Doris Booth, founder of Authorlink, the news, information and marketing service for writers.

Why Haven’t E-Books Overtaken Printed Books?

November 1, 2019
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On the popular website, Quora.com, where I often hang out, my answer to the below question has gotten a lot of views, so I thought our readers might be interested in hearing my answer. The question seems relevant for self-published writers who may be trying to decide if they should offer a print version of their book, as well as an e-book.

Why have e-books not totally taken over the book market as was predicted a few years back? 

First, The U.S. eBook market did ever-so-slightly surpass the printed book market in 2017, according to PriceWaterhouseCoopers, as reported by Statistia.com. PwC estimated that trade eBooks (excluding educational publications) were to reach $8.2 billion in sales by 2017 to surpass printed book sales, which were expected to fall from $11.9 billion in 2012 to $7.9 billion in 2017. But ebook sales have failed to fully offset the decline in printed book sales. I believe the gap continues to narrow in favor of print.

In the UK, The Guardian reported that a Nielsen survey finds UK e-book sales declined by 4% in 2016, the second consecutive year digital has shrunk. Readers committed to physical books can give a sigh of relief, as new figures reveal that e-book sales are falling while sales of paper books are growing – and the shift is being driven by younger generations.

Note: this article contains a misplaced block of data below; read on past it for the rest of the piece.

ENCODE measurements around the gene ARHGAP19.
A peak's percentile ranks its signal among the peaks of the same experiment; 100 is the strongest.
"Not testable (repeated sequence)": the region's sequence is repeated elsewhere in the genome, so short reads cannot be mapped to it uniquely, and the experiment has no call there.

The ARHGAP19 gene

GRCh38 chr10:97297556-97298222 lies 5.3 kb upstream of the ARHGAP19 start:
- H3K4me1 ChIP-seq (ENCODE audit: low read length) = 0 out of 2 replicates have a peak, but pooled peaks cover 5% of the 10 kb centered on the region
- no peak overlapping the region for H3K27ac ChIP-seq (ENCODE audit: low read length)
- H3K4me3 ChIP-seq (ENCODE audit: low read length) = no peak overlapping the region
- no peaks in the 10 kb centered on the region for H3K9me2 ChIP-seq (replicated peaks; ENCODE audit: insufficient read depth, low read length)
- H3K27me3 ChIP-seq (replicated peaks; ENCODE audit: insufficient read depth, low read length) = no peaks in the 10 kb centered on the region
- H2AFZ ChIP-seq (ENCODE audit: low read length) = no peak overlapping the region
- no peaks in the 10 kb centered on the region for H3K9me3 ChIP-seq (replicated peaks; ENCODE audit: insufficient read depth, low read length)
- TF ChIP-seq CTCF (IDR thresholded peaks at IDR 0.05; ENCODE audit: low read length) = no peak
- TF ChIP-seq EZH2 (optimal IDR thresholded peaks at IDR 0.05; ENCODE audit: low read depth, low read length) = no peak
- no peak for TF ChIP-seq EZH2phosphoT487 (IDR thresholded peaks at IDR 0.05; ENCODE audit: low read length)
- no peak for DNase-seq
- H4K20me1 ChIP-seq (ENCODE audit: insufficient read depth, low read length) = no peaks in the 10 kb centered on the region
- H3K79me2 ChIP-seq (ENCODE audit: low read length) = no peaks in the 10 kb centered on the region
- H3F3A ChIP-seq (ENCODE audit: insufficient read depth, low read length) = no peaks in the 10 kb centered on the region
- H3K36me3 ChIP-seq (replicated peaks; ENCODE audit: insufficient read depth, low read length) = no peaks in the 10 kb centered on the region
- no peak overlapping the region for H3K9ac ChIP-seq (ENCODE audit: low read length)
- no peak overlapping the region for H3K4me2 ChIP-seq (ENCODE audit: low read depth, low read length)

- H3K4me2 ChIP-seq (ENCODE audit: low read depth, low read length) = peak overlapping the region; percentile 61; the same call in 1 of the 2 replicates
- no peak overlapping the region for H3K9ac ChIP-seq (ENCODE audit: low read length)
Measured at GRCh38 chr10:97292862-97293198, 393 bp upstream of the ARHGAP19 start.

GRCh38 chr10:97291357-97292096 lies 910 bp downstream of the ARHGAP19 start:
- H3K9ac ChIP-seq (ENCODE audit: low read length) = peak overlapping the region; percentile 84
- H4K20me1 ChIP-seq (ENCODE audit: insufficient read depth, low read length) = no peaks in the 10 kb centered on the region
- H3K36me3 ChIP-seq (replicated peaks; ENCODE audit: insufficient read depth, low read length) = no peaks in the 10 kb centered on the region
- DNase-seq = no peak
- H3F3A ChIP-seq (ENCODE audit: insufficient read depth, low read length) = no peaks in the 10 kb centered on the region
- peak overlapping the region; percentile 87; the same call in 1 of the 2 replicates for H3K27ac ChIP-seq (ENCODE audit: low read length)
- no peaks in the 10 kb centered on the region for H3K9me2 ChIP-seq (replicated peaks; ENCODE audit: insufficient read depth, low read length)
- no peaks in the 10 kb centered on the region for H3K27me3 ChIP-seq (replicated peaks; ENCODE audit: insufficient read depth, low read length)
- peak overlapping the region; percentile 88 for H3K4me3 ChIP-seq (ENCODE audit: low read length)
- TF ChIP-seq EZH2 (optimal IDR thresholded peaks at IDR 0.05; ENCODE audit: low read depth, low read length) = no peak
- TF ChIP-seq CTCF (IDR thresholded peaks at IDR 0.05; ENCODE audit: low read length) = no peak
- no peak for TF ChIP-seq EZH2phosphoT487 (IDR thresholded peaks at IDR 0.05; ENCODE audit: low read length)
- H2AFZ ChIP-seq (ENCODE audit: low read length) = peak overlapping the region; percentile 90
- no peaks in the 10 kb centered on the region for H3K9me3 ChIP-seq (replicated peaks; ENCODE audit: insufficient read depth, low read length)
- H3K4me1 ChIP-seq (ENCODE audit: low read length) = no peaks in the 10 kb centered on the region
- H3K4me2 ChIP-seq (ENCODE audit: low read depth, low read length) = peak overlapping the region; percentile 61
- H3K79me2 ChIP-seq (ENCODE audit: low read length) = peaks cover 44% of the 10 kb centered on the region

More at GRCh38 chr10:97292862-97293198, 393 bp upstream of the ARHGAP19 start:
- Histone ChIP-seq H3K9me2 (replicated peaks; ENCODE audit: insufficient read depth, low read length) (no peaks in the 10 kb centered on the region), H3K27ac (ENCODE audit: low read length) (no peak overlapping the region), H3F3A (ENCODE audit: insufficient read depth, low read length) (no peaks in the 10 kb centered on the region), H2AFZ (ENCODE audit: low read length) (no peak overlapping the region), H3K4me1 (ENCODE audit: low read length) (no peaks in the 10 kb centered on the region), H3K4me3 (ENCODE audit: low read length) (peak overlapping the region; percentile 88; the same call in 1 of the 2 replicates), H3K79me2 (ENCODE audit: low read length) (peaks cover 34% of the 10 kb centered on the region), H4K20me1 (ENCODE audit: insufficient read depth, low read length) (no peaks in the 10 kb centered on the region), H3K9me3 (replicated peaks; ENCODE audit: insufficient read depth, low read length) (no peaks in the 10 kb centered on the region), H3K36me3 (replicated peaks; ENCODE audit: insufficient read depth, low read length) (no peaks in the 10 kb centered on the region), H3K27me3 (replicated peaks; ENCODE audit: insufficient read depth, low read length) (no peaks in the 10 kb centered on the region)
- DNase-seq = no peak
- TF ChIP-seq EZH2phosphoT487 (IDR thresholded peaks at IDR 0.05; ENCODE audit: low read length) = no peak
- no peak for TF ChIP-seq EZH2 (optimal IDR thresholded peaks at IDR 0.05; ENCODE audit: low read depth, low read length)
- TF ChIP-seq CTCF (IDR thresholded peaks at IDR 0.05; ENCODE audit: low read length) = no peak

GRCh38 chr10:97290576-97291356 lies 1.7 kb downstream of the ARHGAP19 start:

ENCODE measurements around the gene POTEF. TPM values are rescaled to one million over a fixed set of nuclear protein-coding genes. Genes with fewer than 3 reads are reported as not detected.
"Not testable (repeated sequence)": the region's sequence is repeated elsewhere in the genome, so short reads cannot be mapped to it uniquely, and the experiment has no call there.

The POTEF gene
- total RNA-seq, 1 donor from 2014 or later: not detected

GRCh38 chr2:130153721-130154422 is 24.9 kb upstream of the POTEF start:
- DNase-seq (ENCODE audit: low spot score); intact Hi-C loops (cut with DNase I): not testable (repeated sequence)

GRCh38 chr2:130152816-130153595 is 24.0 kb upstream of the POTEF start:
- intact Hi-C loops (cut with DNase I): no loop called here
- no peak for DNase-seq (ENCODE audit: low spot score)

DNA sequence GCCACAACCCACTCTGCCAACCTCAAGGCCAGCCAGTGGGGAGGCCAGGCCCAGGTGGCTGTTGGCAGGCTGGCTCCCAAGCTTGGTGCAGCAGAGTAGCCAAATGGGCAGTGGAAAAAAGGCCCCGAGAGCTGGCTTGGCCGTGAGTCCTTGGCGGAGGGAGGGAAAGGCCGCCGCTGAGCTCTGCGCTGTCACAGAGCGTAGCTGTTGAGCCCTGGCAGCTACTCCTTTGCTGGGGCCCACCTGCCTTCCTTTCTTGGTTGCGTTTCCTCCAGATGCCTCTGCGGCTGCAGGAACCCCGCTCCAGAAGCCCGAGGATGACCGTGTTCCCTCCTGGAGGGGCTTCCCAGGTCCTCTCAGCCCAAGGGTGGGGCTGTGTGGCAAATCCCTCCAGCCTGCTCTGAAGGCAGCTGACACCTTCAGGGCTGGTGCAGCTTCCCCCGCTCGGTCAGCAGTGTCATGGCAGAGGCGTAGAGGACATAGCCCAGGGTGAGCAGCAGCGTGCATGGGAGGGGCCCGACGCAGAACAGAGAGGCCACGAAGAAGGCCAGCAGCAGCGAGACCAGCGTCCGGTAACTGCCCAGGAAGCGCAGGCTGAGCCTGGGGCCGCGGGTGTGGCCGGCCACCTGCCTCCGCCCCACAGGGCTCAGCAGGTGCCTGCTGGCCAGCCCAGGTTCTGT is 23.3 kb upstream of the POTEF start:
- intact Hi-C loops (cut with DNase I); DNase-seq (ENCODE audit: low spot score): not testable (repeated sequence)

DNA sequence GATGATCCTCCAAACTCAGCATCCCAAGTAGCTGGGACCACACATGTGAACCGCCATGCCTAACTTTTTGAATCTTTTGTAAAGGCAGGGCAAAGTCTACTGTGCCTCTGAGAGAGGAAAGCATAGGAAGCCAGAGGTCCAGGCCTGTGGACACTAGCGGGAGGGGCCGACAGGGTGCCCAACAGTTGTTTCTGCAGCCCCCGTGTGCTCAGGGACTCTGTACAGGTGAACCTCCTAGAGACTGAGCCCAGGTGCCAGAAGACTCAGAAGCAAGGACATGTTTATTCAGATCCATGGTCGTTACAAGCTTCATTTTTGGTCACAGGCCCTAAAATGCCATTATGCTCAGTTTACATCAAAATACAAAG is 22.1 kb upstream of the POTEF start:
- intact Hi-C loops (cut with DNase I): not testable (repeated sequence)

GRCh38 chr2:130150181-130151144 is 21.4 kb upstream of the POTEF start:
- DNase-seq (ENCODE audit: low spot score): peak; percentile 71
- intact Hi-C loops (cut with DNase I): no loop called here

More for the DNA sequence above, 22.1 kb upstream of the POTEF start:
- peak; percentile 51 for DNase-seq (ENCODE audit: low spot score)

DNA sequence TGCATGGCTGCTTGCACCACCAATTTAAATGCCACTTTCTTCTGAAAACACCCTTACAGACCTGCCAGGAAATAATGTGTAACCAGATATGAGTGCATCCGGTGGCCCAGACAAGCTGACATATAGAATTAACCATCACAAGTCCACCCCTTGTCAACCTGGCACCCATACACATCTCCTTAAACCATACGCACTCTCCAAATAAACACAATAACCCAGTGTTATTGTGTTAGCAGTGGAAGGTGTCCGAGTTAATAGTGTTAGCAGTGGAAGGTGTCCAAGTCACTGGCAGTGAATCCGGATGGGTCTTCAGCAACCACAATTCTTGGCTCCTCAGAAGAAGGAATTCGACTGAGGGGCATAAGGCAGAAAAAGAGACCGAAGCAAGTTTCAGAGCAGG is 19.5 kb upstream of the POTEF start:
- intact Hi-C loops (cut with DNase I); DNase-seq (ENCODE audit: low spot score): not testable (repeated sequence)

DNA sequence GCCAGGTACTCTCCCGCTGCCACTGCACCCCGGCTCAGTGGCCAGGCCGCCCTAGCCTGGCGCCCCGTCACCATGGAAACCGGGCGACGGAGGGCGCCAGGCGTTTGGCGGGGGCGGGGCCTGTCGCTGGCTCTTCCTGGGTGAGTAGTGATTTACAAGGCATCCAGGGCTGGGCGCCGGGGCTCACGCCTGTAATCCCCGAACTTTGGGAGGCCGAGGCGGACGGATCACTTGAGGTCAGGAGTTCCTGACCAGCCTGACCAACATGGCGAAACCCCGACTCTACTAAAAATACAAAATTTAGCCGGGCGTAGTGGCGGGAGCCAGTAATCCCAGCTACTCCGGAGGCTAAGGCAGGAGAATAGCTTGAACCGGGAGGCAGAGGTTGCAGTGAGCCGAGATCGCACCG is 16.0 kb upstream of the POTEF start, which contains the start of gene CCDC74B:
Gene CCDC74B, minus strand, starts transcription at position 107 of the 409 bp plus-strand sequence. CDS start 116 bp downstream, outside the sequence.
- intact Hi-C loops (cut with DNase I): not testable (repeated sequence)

In my opinion, several factors prevent e-books from completely overtaking printed books.

  1. SUPPLY AND DEMAND
  2. PERCEPTION
  3. PROMOTION
  4. ENDURANCE

On Quora, I explain each of these points in more detail. To read more detail click the link above.

In short, when an e-book is not properly developed, curated and promoted chances are it will sink into the inky depths of the Internet. Ultimately, buyers will wise up and follow what they perceive to be a better product. Of course, there looms another terrible reason that e-books haven’t taken over. In the US, people are not reading lengthy products as much as they once did. They have been trained to think in pictures and icons. If the text covers more than about 142 characters, chances are the thought won’t be read by as many consumers. One must “get it” at the speed of light, without quiet contemplation, without much effort. Literary books require time, thought and work. Fortunately, some audiences still appreciate books over which the author has labored for a long time. And I hope they will always be with us, regardless of the format.

Join me at Authorlink.com or on Quora.com for more conversation about writing and publishing.  I welcome your questions and comments below as well as on Quora.

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This post was written by Doris Booth

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